Internal redirection is a process when one URL is redirected to another one internally. Moreover, browsers and users don’t see these changes.
What does “Trailing slash mismatch in a URL” mean?
This issue means that the one URL on your site is redirected to another internal URL. The presence/absence of a trailing slash is the only difference between them.
You can also discover all details about redirecting URLs:
What triggers this issue?
You should know that this issue is related to your server setup, where two opposite situations can arise:
- The server expects to see a URL with a trailing slash. And when it faces a URL without one, the server redirects to a URL with a forward slash at the end
- Or the server expects to encounter a URL without a trailing slash, so is redirecting a URL that doesn’t have one
You can also watch the video by John Mueller and find out what happens when you trigger a 301 redirect and the different factors that go into canonicalization:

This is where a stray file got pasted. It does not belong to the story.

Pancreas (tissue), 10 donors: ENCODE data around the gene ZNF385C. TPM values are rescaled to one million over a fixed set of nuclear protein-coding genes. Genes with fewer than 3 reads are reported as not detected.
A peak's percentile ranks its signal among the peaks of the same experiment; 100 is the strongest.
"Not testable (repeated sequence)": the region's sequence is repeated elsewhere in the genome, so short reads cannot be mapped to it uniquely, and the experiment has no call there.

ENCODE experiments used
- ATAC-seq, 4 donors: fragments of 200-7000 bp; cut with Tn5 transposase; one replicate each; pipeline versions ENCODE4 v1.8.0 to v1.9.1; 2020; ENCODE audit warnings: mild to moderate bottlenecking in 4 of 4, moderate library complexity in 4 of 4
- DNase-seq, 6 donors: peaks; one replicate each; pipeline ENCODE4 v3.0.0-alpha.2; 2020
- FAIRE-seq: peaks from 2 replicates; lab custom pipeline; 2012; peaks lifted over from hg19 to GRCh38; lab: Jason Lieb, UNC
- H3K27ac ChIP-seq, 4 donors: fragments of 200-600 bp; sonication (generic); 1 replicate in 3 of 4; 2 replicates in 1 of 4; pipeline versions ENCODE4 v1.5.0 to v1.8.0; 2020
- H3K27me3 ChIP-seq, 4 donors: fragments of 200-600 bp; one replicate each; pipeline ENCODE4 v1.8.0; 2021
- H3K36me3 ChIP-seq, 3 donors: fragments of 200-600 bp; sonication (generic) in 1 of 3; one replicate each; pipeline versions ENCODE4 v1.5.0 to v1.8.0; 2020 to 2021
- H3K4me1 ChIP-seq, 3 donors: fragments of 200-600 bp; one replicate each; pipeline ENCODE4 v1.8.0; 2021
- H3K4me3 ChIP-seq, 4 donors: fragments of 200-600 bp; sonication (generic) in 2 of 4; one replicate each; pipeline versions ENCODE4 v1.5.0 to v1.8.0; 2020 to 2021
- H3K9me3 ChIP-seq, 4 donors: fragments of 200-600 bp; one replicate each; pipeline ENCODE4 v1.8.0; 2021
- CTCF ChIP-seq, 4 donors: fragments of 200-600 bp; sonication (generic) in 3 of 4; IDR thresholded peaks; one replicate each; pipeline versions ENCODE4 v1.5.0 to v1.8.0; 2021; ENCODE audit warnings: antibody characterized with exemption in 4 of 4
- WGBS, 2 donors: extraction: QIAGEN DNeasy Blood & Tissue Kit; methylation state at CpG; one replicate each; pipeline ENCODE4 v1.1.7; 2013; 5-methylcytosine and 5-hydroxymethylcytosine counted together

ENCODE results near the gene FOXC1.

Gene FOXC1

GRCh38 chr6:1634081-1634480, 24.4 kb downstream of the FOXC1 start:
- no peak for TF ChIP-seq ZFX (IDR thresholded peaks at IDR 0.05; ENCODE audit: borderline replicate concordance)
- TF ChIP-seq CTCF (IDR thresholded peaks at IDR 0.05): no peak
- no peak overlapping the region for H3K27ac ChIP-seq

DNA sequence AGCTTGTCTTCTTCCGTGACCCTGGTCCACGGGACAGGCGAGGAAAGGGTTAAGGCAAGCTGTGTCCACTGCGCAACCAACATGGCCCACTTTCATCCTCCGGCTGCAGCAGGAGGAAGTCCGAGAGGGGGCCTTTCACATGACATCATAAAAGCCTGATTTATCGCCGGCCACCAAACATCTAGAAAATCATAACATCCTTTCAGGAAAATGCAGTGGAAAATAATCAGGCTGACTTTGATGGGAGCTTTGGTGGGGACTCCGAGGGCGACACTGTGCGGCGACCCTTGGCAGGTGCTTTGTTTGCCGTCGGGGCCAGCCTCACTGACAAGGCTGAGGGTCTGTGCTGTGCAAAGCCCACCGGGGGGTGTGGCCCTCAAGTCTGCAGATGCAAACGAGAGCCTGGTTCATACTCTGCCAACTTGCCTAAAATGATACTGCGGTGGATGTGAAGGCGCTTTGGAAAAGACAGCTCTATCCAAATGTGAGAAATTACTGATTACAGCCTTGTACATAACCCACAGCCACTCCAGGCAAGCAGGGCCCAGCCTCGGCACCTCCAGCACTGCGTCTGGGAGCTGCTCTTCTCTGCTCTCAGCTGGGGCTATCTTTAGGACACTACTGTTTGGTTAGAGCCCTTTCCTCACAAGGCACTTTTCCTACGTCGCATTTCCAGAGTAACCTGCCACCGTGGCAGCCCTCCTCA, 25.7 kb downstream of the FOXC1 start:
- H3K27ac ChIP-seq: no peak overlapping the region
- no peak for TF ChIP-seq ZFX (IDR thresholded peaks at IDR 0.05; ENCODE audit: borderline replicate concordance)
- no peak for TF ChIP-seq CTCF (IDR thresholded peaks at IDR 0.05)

How to check the issue?
You can check this issue with online or offline tools that scan your site. They can identify internal URLs which return HTTP status codes of 3XX, where:
- Redirected URLs add trailing slashes to URLs without these marks
- Or redirected URLs remove trailing slashes to URLs with these marks
Internal redirects from trailing slash mismatch analysis is not enough to optimize your site for search engines!
Make a full audit to find out and fix your technical SEO in order to improve your SERP results.
Why is this important?
Internal redirects make the experience worse for search engine crawlers and users because they add extra ‘hops,’ which increases the duration of loading content on pages. Therefore, we recommend you avoid internal URLs for your website.
How to fix the issue?
You should find which URLs on your website need manually updating due to links without/with trailing slashes being erroneously used.
It would help if you made changes to your back-end. Setting up server-side redirects requires access to the server configuration files (the .htaccess file on Apache or NGINX rewrite rules) or setting the redirect headers with server-side scripts (for example, PHP).